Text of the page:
# Understanding predicate logic wording

I'm confused with translating english to predicate logic. An example that I couldn't really solve is this. Let $x$ be the domain of animals, $P(x)$ be the claim that $x$ is a lion, $Q(x)$ be the claim that $x$ is fierce and $R(x)$ be the claim that $x$ drinks coffee.

My guess is that "All lions are fierce" translates to $\forall x(P(x)\rightarrow Q(x))$. Is this correct? Wouldn't this imply that all lions are fierce is true as long as I don't have a lion?

How about "some lions do not drink coffee"? Would $\exists x(P(x)\rightarrow\neg R(x))$ be correct? I'm having trouble understanding what this means and I'm still debating the difference between my answers and $\exists x(P(x)\land Q(x))$.

Your second example isn't correct, because any non-lion would be a value for $x$ making $P(x)\to\neg R(x)$ true. (Remember that an implication with a false antecedent is true.) Also, any non-coffee-drinker (like me) would be a value for $x$ making $P(x)\to\neg R(x)$ true. You need $\exists x\,(P(x)\land\neg R(x))$.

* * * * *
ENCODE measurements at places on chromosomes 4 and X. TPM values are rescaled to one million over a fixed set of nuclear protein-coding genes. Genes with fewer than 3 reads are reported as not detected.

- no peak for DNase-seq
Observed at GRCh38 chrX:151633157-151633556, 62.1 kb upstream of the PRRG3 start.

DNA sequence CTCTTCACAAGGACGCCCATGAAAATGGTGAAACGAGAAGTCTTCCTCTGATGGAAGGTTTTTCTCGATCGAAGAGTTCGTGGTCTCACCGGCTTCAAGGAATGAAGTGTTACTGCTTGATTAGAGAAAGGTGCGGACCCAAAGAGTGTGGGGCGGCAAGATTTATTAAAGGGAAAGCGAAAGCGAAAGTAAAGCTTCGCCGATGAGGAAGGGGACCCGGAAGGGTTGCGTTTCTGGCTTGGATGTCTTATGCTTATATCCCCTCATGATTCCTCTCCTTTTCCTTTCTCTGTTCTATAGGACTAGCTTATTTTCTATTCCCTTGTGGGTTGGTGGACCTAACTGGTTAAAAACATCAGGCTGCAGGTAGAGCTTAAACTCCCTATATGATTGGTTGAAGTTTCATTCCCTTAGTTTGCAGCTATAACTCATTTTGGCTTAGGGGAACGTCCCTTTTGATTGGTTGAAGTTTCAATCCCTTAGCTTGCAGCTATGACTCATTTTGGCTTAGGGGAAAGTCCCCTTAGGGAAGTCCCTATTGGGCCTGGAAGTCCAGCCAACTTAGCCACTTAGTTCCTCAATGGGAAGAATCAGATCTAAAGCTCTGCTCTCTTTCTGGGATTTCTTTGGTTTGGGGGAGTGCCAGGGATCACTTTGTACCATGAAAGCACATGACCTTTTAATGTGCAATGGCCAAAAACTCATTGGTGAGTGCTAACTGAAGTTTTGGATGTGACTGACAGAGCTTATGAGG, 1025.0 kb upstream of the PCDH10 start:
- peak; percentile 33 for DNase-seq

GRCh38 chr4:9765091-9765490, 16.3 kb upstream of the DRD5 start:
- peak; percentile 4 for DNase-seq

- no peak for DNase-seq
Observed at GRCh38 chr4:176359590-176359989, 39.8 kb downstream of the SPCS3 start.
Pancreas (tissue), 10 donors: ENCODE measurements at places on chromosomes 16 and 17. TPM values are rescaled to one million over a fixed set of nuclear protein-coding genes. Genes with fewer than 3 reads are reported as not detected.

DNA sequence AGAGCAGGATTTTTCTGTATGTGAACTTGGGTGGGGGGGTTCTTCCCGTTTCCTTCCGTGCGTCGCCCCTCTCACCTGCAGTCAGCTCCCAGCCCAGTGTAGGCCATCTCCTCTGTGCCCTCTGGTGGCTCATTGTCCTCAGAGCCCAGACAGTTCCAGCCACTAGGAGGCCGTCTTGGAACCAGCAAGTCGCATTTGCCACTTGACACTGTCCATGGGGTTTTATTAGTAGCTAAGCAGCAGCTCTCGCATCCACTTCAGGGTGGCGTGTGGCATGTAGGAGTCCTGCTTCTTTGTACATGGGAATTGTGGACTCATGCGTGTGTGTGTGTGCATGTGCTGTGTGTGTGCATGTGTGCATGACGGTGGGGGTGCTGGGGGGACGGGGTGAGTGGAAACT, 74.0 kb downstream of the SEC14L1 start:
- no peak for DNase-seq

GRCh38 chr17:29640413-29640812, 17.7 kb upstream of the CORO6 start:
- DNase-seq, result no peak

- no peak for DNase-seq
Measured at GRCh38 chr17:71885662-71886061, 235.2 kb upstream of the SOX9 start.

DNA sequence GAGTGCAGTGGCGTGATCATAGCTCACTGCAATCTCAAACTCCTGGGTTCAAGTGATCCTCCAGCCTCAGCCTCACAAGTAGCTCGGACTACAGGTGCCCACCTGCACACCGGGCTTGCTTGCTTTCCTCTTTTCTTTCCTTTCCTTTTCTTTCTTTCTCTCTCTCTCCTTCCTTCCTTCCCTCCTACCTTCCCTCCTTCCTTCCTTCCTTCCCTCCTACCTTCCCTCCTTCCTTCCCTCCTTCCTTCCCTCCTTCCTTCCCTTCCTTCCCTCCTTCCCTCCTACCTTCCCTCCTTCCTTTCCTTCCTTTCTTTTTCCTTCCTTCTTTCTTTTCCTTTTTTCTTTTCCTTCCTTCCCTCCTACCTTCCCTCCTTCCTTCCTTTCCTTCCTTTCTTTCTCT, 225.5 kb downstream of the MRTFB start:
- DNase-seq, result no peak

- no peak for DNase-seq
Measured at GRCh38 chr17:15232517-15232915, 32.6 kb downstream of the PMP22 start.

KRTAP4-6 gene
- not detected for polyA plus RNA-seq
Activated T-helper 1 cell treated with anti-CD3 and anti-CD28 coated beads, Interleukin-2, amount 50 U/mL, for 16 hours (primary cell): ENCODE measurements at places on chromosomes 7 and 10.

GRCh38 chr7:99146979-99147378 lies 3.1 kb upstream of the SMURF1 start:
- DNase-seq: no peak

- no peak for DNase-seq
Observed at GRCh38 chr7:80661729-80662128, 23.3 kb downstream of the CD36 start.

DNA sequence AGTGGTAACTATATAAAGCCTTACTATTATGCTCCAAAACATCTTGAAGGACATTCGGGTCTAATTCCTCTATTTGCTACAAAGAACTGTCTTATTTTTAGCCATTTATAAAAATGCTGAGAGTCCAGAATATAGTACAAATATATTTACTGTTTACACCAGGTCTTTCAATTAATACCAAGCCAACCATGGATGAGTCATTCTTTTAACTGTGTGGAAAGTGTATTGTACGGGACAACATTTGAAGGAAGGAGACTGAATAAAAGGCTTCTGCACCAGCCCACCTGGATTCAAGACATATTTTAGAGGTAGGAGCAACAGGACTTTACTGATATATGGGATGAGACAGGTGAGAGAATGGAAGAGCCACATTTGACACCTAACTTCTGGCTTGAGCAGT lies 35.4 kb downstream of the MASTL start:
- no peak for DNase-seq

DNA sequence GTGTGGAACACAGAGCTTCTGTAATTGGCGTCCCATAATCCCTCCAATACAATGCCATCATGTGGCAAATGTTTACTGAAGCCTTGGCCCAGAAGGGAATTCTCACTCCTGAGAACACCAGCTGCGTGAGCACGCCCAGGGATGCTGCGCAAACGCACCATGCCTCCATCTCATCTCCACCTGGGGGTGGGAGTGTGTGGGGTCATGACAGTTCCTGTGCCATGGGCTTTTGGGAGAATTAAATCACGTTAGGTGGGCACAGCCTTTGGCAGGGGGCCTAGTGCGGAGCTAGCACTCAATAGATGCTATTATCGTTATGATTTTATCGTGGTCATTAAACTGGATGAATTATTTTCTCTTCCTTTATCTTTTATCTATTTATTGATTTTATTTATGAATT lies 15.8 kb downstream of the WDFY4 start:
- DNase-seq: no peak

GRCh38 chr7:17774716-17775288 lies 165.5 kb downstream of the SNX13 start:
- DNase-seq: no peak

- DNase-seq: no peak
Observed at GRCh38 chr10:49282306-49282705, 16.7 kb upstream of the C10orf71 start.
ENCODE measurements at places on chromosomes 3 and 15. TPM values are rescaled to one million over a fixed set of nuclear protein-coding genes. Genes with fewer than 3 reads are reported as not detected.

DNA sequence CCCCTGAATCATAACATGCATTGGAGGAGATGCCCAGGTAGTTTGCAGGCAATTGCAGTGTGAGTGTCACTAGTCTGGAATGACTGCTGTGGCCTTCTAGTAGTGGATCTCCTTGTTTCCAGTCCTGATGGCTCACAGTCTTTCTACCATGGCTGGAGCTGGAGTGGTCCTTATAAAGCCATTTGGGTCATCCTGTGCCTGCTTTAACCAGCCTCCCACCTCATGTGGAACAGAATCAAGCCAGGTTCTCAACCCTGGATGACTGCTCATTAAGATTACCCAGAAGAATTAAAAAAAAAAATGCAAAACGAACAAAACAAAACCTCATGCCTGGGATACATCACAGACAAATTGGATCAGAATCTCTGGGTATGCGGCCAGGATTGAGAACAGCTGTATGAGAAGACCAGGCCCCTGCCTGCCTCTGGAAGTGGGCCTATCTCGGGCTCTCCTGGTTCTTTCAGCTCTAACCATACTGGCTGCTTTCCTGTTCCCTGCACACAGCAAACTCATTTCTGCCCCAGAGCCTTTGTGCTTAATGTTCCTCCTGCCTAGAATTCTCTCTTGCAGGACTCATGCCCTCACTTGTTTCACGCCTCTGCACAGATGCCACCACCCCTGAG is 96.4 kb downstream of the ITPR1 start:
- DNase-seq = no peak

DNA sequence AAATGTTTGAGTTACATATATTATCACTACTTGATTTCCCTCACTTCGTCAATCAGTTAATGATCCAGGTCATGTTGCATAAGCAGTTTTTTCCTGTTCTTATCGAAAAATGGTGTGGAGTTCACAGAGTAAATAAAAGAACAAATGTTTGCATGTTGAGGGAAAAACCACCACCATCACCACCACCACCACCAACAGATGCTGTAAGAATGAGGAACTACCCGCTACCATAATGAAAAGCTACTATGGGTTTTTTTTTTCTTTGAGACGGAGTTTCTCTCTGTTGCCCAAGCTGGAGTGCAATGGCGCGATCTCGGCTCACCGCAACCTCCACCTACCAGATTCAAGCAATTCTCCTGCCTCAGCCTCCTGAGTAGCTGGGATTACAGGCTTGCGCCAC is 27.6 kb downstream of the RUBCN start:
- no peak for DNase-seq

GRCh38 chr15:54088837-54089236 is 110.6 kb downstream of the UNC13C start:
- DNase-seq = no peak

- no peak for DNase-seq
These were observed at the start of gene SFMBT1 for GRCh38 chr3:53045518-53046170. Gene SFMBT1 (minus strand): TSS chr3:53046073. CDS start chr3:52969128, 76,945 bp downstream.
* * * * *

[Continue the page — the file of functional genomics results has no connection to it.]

The second statement should be $\exists x (P(x) \land \neg R(x))$. We can make the statement $\exists x (P(x) \rightarrow \neg R(x))$ again vacuously true by having something that is not a lion, and indeed by not having any lions at all, but clearly 'some lions do not drink any coffee' will require at least one lion in order for it to be true.
As a rule of thumb; $\forall$ claims very often go hand in hand with a $\rightarrow$, and $\exists$ almost always go hand in hand with a $\land$. I have seen and worked with many logic statements, but I have never encountered a case where we combine an $\exists$ with a $\rightarrow$ for the very reason as indicated: we would like to say that there are objects of a certain type, but if you combine this with a $\rightarrow$, then you can make the statement vacuously true by pointing to something that is not of the desired type, and thus by not having any objects of the desired type at all!